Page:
I did something so rare today that my wife nearly had a coronary. I bought myself a pair of blue jeans.
This rather mundane fact may not seem spectacularly important to most people, but trust me, it is a significant event in my life.
I am not what one would consider a fashion plate when it comes to clothing. I am more of your corn-dogs and fries type of plate rather than your steak tartare and vichyssoise type of plate.
I hate to shop for clothes. So when I venture out to the mall, completely of my own accord, without any prompting from my wife, in pursuit of an addition to my wardrobe, it’s time to alert the paramedics in case I come into contact with anybody who has a heart condition.
So what precipitated this adventure in clothes shopping? A couple of weeks ago, my sole pair of blue jeans developed a threadbare spot on the right knee. This spot quickly evolved into an entire hole, a hole large enough to pass my entire right foot through. Normally, I would not be concerned about this development, but I have learned over the years that my wife has an extremely low tolerance for holy clothing. To be perfectly honest, I would be quite content to wear clothing items that are nothing more than a series of holes held together by threads.
This is more or less how my in-laws remember me when I first started suiting my wife. Shortly after we started dating, I landed a summer job at the Algonquin Radio Observatory, a branch of the Herzberg Institute of Astrophysics, a department of the National Research Council of Canada. The Algonquin Radio Observatory was located in a remote part of Algonquin Park, a very large piece of preserved forestry in Ontario. This observatory was the first observatory to discover carbon-based molecules in outer space.
But it wasn’t my job to assist astrophysicists with enormous brains to discover new molecules in outer space. I was one of four summer students whose job it was to clean up after the astrophysicists who discovered enormous brains in outer space. So I spent that summer taking out the garbage, greasing the gears of the giant radio telescope, cutting the grass, sweeping the parking lots and painting the iron grates that the astrophysicists walked on while they were enlarging their brains.
All this is to say that my clothes took a beating that summer in the middle of Algonquin Park. So when I put in enough time to warrant a reprieve from these onerous tasks, I high-tailed it home to be with my girl. I was so intent on seeing Karen that I didn’t bother to change before I drove off to her house in my Dad’s car.
Now my mother-in-law insists that this particular day is the first time she met me. This is not true. I am absolutely certain that we met the first time I took Karen out on a date, before I disappeared into the wilds of Algonquin Park. But she has conveniently forgotten this and it was this encounter, after having spent weeks in the deep woods that earned me the nickname “the heathen.”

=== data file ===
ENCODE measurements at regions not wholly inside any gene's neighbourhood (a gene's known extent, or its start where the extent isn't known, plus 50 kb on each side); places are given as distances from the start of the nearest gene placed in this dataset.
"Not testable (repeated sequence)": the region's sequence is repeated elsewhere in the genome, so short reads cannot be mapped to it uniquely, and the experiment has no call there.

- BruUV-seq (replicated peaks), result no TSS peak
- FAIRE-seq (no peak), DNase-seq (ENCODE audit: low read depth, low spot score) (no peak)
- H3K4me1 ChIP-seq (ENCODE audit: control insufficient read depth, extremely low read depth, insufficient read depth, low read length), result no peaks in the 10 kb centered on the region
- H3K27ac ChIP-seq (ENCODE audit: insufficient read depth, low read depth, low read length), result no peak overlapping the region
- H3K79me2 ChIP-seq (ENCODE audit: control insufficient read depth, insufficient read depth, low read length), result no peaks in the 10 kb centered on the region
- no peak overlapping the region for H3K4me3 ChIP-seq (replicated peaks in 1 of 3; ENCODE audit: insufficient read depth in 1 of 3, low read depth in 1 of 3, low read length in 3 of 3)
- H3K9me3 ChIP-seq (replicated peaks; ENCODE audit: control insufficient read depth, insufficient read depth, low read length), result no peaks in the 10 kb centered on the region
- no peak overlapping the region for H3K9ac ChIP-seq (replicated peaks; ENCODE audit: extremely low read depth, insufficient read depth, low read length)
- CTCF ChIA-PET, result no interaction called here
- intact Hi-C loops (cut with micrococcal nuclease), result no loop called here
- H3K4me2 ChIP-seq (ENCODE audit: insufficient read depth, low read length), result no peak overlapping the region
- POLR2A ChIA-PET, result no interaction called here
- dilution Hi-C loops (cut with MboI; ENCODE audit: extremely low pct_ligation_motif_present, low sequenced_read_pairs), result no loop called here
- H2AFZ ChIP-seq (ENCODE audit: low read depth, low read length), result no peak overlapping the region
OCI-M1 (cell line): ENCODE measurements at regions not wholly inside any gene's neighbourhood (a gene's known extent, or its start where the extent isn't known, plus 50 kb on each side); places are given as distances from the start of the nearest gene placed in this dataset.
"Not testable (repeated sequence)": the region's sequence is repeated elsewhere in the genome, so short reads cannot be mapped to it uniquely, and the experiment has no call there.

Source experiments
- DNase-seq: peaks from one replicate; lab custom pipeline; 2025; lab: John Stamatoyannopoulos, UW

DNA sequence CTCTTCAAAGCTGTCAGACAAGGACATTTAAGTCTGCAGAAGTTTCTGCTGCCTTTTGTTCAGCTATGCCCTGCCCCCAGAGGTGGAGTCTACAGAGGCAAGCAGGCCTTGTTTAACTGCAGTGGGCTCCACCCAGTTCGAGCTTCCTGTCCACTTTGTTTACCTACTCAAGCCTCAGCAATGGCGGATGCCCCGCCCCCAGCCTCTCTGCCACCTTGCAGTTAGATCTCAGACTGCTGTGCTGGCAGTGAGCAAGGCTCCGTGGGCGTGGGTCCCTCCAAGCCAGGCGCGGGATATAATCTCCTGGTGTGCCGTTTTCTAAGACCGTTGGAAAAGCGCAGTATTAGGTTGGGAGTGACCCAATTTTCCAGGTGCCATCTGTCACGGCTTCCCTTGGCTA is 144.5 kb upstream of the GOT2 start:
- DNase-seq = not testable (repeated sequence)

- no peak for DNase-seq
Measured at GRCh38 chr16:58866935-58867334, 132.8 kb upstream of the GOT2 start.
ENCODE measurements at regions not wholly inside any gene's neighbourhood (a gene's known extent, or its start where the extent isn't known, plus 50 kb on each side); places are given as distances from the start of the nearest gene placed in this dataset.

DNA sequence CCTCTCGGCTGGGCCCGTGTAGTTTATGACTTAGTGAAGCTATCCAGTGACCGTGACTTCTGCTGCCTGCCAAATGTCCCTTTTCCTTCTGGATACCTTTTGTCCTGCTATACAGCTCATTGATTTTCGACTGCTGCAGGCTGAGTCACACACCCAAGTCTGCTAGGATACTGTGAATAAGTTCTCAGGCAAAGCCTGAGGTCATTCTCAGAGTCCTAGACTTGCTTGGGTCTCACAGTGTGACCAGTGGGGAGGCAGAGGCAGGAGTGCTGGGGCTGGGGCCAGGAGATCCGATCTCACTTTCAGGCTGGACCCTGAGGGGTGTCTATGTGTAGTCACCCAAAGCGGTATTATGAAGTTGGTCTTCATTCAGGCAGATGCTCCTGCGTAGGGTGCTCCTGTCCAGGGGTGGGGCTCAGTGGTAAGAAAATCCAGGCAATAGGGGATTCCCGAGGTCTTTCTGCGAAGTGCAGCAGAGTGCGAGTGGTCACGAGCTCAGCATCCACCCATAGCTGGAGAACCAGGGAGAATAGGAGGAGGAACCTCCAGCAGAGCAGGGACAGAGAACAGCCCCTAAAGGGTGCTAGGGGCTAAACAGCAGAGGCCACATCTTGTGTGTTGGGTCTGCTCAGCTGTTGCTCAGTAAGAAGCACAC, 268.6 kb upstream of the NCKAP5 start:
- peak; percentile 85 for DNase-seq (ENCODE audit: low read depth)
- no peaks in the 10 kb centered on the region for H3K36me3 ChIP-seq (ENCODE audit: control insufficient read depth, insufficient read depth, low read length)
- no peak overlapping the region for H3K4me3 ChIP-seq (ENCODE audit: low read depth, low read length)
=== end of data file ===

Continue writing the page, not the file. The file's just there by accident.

If you have a vivid imagination, try to imagine me walking down the runway of some snotty fashion show in Paris. I am decked out in a plaid work shirt and extremely wide leg Wrangler blue jeans that looked like they both have served as a canvas for Jackson Pollock. My sneakers consist of shoelaces wrapped around soles and a tongue. On my head is a faded yellow fishing hat with black-fly infested hair sticking out from underneath at random angles. My cheeks and chin are covered with blotchy patches of weeks-old stubble. In retrospect, it’s amazing my wife’s mother let me walk up the driveway.
So I have a long history of having zero fashion sense, or even any dating sense. I am a man that will gladly don a wrinkled shirt and congratulate myself that I did not misalign the buttons with the buttonholes. My wife taught me that this was unacceptable by threatening to iron my shirts while I was wearing them. This made a great impression on me. So much so that I once tried to iron out the pleats in my dress pants before I put them on.
All this is to say that I tend to hang on to my clothes as long as possible in order to delay shopping for new clothes. It was only last week that I threw out those paint-encrusted wide legged Wranglers. My reputation is so great that my family gathers round me when I remove my shoes to inspect my socks for holes. Don’t even talk to me about my underwear.
So my buying a new pair of blue jeans within a couple of weeks of my old pair developing a major breach is something of a record for me. Maybe I’ll celebrate by buying myself a new hat.
Nick Burn is a freelance writer, husband, father of three, engineer, teacher, and webmaster for the Canadian Catholic Information Network. In his spare time (hah!), he enjoys camping, skiing and reading.